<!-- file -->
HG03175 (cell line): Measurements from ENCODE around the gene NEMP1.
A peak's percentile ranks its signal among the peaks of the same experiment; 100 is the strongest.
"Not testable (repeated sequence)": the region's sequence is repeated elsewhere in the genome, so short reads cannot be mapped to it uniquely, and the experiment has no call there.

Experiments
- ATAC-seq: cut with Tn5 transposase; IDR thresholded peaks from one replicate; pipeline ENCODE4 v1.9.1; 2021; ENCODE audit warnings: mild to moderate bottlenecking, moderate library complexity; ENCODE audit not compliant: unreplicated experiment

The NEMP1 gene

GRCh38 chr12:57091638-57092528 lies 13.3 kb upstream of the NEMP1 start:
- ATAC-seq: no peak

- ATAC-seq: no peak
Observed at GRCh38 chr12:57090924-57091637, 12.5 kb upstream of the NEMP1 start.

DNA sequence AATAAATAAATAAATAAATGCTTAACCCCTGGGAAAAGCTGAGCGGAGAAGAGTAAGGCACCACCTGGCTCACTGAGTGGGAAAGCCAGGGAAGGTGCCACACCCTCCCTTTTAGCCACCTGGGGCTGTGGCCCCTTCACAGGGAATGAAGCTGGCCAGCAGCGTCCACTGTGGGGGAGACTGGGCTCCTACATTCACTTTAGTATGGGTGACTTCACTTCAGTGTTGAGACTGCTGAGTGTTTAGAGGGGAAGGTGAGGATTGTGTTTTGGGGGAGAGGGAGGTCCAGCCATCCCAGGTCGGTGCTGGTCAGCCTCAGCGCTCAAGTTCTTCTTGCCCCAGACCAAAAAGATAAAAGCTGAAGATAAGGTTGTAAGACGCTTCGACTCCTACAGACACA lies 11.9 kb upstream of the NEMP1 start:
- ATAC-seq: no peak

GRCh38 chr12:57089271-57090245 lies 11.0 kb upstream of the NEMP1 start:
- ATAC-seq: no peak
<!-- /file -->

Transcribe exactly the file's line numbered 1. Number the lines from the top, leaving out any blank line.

HG03175 (cell line): Measurements from ENCODE around the gene NEMP1.